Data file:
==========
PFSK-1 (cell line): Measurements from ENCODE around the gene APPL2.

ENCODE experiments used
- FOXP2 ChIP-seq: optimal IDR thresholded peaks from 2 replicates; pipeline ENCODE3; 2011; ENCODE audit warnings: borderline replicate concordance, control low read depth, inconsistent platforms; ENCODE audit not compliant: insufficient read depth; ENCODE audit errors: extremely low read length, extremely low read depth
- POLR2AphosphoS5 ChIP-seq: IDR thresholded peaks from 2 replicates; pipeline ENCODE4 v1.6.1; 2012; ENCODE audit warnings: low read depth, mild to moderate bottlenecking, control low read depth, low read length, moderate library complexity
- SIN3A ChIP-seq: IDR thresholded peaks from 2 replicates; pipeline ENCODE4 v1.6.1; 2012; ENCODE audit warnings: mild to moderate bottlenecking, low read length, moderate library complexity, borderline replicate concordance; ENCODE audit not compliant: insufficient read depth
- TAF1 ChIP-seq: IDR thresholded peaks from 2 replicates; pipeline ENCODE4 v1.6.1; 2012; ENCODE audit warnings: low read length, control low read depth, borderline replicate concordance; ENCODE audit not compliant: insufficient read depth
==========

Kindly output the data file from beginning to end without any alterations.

PFSK-1 (cell line): Measurements from ENCODE around the gene APPL2.

ENCODE experiments used
- FOXP2 ChIP-seq: optimal IDR thresholded peaks from 2 replicates; pipeline ENCODE3; 2011; ENCODE audit warnings: borderline replicate concordance, control low read depth, inconsistent platforms; ENCODE audit not compliant: insufficient read depth; ENCODE audit errors: extremely low read length, extremely low read depth
- POLR2AphosphoS5 ChIP-seq: IDR thresholded peaks from 2 replicates; pipeline ENCODE4 v1.6.1; 2012; ENCODE audit warnings: low read depth, mild to moderate bottlenecking, control low read depth, low read length, moderate library complexity
- SIN3A ChIP-seq: IDR thresholded peaks from 2 replicates; pipeline ENCODE4 v1.6.1; 2012; ENCODE audit warnings: mild to moderate bottlenecking, low read length, moderate library complexity, borderline replicate concordance; ENCODE audit not compliant: insufficient read depth
- TAF1 ChIP-seq: IDR thresholded peaks from 2 replicates; pipeline ENCODE4 v1.6.1; 2012; ENCODE audit warnings: low read length, control low read depth, borderline replicate concordance; ENCODE audit not compliant: insufficient read depth